*In the flush years of the 20’s Edward had a large summer-estate built near the edge of High Hill adjacent to the Rockhouse ruins where it could take advantage of the altitude, cool breezes, and spectacular views. He also laid a rail-spur that reached into the grounds of the estate. The spur came complete with a miniature hand-operated turntable so he could take his 1923 Hudson Touring Super-Six, converted for rail travel, right up to the back door then turn it around for the trip back down the mountain. Today the estate is rarely used and Charles Bishop is in talks with a hotelier exploring the idea of a joint venture to turn the 9 bedroom estate into a high-end resort destination. If that comes about then the rail-spur will probably be opened back up, at least until the highway makes it up here to Rockhouse.
After coming back out of the quarry stub the crew of #420 tags the last empty, the ore jenny they will set out on the Y at Cutoff for the Jackson Bothers Mine, back onto the house-car. Pushing both back through the west switch where they leave the house-car and jenny behind on the main as they run back up past the depot and clear of the east siding switch.
From there they back down the siding and couple up to the first cut of cars they hauled up the hill. Continuing backwards they run out the west end of the siding and pick up the gon and house-car. With their train finally all in one piece again they head back up the siding and Tom eases to a stop with the tender opposite the water-column standing between the tracks just in front of the depot.
Unless the crew wants to use the siphon* this is the only place to water the train for the rest of the upbound journey. To simplify taking on water here at Rockhouse the spacing between the main and siding is a little wider than typical. This allows room to put a water-column, basically a water-spout not attached directly to the side of a water tank, in between the tracks where the pivoting spout can service engines on either track.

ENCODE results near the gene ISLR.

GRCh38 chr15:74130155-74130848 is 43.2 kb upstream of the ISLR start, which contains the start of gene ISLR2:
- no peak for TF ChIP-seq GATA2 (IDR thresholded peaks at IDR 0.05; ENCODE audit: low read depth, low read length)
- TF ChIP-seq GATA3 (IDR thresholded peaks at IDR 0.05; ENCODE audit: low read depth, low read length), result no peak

*The siphon is a fitting, usually attached to lower edge of a tender’s tank for easy access, that uses steam from the boiler to pump water out of a tank, creek, pond or most any other source below the level of the tender-tank, and up into the tender. Basically the siphon is the first 2/3rds of an injector. Steam is fed through s small pipe into a tapering cone which increases its velocity. The resulting vacuum draws water up a suction-hose temporarily attached to a protruding nipple, then the water is mixed with the steam in the second stage and forced up a pipe and into the tender. Though this uses up some of the precious steam, it is still a more effective way of getting water into the tender than using a bucket-brigade. (Using buckets to fill the tender at a place too remote or small to warrant a water tower is a process known as jerking water and is the origin of the derogatory phrase ‘jerk-water town’.)
There are two stand-pipes here at Rockhouse, one near each end of the siding. This means that it doesn’t matter which direction a train is going or track it’s on, it can simply pull forward and take on water while its cars are clear of the switch behind.